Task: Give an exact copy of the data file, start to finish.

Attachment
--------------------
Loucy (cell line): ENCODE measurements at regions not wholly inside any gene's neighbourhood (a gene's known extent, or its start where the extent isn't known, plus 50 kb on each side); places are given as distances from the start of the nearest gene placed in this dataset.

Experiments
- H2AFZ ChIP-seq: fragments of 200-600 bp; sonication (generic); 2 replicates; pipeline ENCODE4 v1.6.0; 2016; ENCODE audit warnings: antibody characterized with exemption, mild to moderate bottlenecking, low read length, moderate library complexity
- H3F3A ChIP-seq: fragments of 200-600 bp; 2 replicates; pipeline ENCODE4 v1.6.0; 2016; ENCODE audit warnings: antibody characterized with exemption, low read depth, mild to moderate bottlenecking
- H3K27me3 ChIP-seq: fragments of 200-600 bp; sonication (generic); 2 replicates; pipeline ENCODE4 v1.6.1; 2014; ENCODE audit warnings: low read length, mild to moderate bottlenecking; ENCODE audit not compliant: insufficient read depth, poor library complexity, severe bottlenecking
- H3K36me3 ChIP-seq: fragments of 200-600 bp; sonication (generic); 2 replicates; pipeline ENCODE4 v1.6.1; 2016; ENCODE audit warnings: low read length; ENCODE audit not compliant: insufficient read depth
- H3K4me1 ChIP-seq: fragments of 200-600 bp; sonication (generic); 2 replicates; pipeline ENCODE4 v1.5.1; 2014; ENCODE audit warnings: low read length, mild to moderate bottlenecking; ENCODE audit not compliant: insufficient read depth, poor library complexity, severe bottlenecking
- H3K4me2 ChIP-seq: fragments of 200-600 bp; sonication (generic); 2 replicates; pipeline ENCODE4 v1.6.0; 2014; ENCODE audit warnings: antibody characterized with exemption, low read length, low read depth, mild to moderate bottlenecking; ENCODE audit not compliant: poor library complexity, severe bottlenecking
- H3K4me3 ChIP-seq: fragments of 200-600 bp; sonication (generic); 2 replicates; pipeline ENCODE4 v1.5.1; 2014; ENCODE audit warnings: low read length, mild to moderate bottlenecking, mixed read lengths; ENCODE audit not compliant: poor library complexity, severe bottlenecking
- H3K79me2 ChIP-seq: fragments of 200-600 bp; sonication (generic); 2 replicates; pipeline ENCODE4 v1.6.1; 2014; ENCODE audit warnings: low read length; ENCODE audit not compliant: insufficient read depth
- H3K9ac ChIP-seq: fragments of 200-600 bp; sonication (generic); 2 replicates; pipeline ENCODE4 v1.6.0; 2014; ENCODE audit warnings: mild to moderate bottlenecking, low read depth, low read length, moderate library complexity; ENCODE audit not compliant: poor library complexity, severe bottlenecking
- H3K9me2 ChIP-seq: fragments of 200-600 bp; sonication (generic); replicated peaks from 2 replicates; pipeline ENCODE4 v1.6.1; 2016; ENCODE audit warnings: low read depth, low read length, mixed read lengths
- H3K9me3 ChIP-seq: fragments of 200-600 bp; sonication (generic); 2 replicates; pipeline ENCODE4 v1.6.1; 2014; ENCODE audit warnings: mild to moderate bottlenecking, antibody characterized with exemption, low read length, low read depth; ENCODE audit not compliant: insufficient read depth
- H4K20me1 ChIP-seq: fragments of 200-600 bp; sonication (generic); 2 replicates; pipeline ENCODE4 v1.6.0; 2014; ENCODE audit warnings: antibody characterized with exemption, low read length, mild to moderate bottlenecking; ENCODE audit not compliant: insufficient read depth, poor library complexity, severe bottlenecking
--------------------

Loucy (cell line): ENCODE measurements at regions not wholly inside any gene's neighbourhood (a gene's known extent, or its start where the extent isn't known, plus 50 kb on each side); places are given as distances from the start of the nearest gene placed in this dataset.

Experiments
- H2AFZ ChIP-seq: fragments of 200-600 bp; sonication (generic); 2 replicates; pipeline ENCODE4 v1.6.0; 2016; ENCODE audit warnings: antibody characterized with exemption, mild to moderate bottlenecking, low read length, moderate library complexity
- H3F3A ChIP-seq: fragments of 200-600 bp; 2 replicates; pipeline ENCODE4 v1.6.0; 2016; ENCODE audit warnings: antibody characterized with exemption, low read depth, mild to moderate bottlenecking
- H3K27me3 ChIP-seq: fragments of 200-600 bp; sonication (generic); 2 replicates; pipeline ENCODE4 v1.6.1; 2014; ENCODE audit warnings: low read length, mild to moderate bottlenecking; ENCODE audit not compliant: insufficient read depth, poor library complexity, severe bottlenecking
- H3K36me3 ChIP-seq: fragments of 200-600 bp; sonication (generic); 2 replicates; pipeline ENCODE4 v1.6.1; 2016; ENCODE audit warnings: low read length; ENCODE audit not compliant: insufficient read depth
- H3K4me1 ChIP-seq: fragments of 200-600 bp; sonication (generic); 2 replicates; pipeline ENCODE4 v1.5.1; 2014; ENCODE audit warnings: low read length, mild to moderate bottlenecking; ENCODE audit not compliant: insufficient read depth, poor library complexity, severe bottlenecking
- H3K4me2 ChIP-seq: fragments of 200-600 bp; sonication (generic); 2 replicates; pipeline ENCODE4 v1.6.0; 2014; ENCODE audit warnings: antibody characterized with exemption, low read length, low read depth, mild to moderate bottlenecking; ENCODE audit not compliant: poor library complexity, severe bottlenecking
- H3K4me3 ChIP-seq: fragments of 200-600 bp; sonication (generic); 2 replicates; pipeline ENCODE4 v1.5.1; 2014; ENCODE audit warnings: low read length, mild to moderate bottlenecking, mixed read lengths; ENCODE audit not compliant: poor library complexity, severe bottlenecking
- H3K79me2 ChIP-seq: fragments of 200-600 bp; sonication (generic); 2 replicates; pipeline ENCODE4 v1.6.1; 2014; ENCODE audit warnings: low read length; ENCODE audit not compliant: insufficient read depth
- H3K9ac ChIP-seq: fragments of 200-600 bp; sonication (generic); 2 replicates; pipeline ENCODE4 v1.6.0; 2014; ENCODE audit warnings: mild to moderate bottlenecking, low read depth, low read length, moderate library complexity; ENCODE audit not compliant: poor library complexity, severe bottlenecking
- H3K9me2 ChIP-seq: fragments of 200-600 bp; sonication (generic); replicated peaks from 2 replicates; pipeline ENCODE4 v1.6.1; 2016; ENCODE audit warnings: low read depth, low read length, mixed read lengths
- H3K9me3 ChIP-seq: fragments of 200-600 bp; sonication (generic); 2 replicates; pipeline ENCODE4 v1.6.1; 2014; ENCODE audit warnings: mild to moderate bottlenecking, antibody characterized with exemption, low read length, low read depth; ENCODE audit not compliant: insufficient read depth
- H4K20me1 ChIP-seq: fragments of 200-600 bp; sonication (generic); 2 replicates; pipeline ENCODE4 v1.6.0; 2014; ENCODE audit warnings: antibody characterized with exemption, low read length, mild to moderate bottlenecking; ENCODE audit not compliant: insufficient read depth, poor library complexity, severe bottlenecking